A Healthy Switchel Recipe to Quench Your Thirst and Boost Your Health Like the Colonials Did
Here is what you need to know about switchel and why it may be the next poolside lemonade. Plus, enjoy a switchel recipe you can make with just a handful of ingredients.
Originally from the Carribean, switchel made its way to the American colonies in the late 17th century, becoming a popular summer drink. It was commonly served to farmers during hay harvest time, which is why it is also dubbed the “haymaker’s punch”. The old-fashioned refresher is now making a 21st century comeback.
Switchel was viewed as a healthy thirst-quenching drink back during the colonial era, when sports drinks weren’t around to replenish electrolytes in the body. Instead, farmers turned to switchel. a vinegar-based drink with ginger, sweetener and water. The sweetener was often molasses or brown sugar. The drink itself is reminiscent of oxymel, the medicinal concoction of vinegar, honey and water that dates back to Hippocrates.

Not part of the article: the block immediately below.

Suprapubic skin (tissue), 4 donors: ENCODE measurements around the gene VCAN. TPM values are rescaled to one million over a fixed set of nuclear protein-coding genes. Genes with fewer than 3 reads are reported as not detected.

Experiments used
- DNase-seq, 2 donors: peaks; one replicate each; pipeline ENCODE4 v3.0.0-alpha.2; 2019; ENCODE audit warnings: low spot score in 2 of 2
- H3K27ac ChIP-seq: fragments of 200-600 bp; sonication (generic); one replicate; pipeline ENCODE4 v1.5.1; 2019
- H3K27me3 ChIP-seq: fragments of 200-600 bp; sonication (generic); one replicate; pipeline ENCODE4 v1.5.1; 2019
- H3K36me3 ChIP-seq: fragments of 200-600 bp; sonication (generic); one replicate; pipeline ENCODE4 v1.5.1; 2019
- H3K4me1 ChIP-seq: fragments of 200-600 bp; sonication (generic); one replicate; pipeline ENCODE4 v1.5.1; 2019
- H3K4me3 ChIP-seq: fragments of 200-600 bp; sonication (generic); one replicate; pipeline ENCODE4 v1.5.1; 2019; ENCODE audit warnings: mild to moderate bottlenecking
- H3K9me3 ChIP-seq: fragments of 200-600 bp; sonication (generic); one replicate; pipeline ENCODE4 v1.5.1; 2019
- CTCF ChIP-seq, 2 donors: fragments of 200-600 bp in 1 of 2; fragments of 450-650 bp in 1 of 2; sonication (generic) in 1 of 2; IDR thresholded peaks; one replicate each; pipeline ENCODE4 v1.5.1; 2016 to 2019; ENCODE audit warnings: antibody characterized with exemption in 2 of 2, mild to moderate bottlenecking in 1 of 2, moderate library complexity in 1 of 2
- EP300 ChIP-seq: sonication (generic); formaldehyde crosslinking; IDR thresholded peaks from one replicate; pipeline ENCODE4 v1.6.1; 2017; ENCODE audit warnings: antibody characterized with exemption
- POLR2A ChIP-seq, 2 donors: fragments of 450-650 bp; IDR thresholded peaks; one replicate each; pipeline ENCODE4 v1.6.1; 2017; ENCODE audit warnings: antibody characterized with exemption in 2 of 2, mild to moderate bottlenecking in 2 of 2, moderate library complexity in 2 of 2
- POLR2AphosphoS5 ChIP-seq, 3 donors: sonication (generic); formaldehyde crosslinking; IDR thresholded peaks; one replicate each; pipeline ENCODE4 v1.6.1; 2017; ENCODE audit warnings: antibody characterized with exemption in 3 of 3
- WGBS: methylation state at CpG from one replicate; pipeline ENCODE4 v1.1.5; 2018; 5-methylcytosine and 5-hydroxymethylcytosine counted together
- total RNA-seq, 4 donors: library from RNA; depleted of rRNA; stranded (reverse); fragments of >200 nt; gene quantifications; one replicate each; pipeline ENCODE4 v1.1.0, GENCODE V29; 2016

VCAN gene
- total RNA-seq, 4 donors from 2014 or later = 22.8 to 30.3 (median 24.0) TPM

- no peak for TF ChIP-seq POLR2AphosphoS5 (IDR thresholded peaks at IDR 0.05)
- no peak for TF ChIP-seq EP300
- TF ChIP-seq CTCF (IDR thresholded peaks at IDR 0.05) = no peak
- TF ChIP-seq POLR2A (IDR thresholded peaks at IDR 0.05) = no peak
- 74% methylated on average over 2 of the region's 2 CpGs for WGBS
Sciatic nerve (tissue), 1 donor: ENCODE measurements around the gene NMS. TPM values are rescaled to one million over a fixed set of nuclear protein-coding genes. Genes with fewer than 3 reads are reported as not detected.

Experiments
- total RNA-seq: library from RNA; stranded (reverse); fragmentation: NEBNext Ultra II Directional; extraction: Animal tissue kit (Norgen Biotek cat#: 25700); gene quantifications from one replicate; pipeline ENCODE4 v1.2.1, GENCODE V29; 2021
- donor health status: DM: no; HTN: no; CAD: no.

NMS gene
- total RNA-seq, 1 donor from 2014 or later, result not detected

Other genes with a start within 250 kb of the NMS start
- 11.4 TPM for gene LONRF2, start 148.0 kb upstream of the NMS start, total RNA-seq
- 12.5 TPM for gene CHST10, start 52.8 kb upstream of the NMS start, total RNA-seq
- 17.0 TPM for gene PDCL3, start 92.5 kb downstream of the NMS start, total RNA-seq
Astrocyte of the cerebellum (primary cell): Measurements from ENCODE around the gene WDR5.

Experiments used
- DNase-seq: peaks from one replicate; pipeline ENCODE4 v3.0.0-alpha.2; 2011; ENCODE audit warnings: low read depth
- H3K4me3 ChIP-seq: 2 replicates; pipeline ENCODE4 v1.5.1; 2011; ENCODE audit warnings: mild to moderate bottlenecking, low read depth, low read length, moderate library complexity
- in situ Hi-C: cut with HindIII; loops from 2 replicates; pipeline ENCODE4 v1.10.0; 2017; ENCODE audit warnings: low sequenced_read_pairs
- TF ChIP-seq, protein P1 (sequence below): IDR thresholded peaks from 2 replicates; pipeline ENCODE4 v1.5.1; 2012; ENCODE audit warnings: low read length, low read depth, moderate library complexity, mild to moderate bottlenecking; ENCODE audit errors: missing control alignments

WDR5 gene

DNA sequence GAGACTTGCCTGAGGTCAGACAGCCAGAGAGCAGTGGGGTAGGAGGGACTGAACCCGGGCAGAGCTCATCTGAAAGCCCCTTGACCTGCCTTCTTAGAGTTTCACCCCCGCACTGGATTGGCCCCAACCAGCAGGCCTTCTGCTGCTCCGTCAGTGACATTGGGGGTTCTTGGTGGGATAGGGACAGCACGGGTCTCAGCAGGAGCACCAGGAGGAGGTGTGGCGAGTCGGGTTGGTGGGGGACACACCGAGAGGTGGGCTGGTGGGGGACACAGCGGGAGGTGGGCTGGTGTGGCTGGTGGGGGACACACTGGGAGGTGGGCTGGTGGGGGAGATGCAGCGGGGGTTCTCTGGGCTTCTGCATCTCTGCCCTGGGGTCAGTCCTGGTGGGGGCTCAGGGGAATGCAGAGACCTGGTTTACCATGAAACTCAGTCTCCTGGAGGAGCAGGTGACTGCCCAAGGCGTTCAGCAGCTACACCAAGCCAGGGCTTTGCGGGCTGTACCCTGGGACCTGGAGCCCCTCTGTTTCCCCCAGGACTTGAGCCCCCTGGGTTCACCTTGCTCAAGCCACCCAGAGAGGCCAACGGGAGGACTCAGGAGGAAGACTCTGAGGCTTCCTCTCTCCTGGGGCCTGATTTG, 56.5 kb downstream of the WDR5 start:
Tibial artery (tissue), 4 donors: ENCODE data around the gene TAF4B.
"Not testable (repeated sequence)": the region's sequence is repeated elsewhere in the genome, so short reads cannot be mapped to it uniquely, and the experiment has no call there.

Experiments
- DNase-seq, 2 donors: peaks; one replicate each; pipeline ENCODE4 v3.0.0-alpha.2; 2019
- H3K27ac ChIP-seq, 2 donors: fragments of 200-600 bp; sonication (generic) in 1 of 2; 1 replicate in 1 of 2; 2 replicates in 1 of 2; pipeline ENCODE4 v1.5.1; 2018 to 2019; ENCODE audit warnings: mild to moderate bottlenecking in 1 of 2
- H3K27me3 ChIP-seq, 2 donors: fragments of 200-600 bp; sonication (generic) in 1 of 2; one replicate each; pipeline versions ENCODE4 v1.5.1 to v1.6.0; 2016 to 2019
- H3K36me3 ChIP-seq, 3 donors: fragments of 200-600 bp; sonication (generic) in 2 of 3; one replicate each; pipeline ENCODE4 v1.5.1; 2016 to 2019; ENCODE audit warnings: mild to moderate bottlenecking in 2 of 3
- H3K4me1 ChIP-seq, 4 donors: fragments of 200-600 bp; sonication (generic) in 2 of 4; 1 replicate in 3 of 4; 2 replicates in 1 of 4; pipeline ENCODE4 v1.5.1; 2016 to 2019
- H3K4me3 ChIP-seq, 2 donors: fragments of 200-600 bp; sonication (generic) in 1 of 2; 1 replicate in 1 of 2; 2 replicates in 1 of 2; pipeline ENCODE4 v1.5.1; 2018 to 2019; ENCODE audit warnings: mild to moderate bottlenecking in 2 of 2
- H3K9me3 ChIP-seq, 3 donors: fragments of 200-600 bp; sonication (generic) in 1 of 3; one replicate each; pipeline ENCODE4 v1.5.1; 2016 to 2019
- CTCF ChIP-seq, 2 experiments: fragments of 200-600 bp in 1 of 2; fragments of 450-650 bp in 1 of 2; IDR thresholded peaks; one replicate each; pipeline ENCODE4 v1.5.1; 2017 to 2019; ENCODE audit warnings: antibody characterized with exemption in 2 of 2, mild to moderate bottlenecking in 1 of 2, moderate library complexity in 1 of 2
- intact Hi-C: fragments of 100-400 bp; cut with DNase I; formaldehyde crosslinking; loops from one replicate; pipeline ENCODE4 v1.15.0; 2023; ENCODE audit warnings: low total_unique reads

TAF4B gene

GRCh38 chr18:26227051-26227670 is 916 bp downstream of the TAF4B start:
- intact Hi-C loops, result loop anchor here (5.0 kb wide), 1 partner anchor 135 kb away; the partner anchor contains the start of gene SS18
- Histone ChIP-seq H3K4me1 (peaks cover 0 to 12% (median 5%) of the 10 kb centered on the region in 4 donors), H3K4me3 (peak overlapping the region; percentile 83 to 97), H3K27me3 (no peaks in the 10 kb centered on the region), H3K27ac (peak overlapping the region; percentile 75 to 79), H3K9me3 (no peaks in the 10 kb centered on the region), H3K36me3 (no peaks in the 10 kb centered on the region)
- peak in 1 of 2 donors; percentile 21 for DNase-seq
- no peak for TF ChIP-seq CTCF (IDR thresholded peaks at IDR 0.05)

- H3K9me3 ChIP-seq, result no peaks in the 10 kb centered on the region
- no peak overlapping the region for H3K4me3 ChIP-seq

The vinegar lent a tanginess to the drink, especially when citrus fruits were not readily available to the American farmer. The ginger was often added in ground form, as it was only accessible in dried form to colonial brewers.
Today, switchel is making its way into the modern lifestyle not only as a thirst-quencher but also as a health food. Ginger is a panacea of sorts, boasting anti-inflammatory, anti-nausea, anti-carcinogenic and cardiovascular benefits. Vinegar, especially apple cider vinegar, also does the body good by contributing to weight loss and acting as a natural antibiotic.
Commercial retailers of switchel include Up Mountain Switchel and Vermont Switchel Company. But you don’t have to order from elsewhere to enjoy the taste and benefits of switchel. You can make your own in the comfort of your home. The following switchel recipe uses low-glycemic maple syrup in place of regular brown or white sugar. All it takes are a few ingredients to revisit the 18th century. Enjoy!
Homemade Switchel Recipe
Place the ingredients into a glass jar. Cover and refrigerate for at least two hours or up to 24 hours. Mix thoroughly and strain through a fine sieve to filter out the fresh ginger. Adjust the sweetness to your liking, give it another shake and then serve over ice or with soda water for some fizz.
Related on EcoSalon
Photo Credit: Ginger Drink from Shutterstock
The post A Healthy Switchel Recipe to Quench Your Thirst and Boost Your Health Like the Colonials Did appeared first on EcoSalon.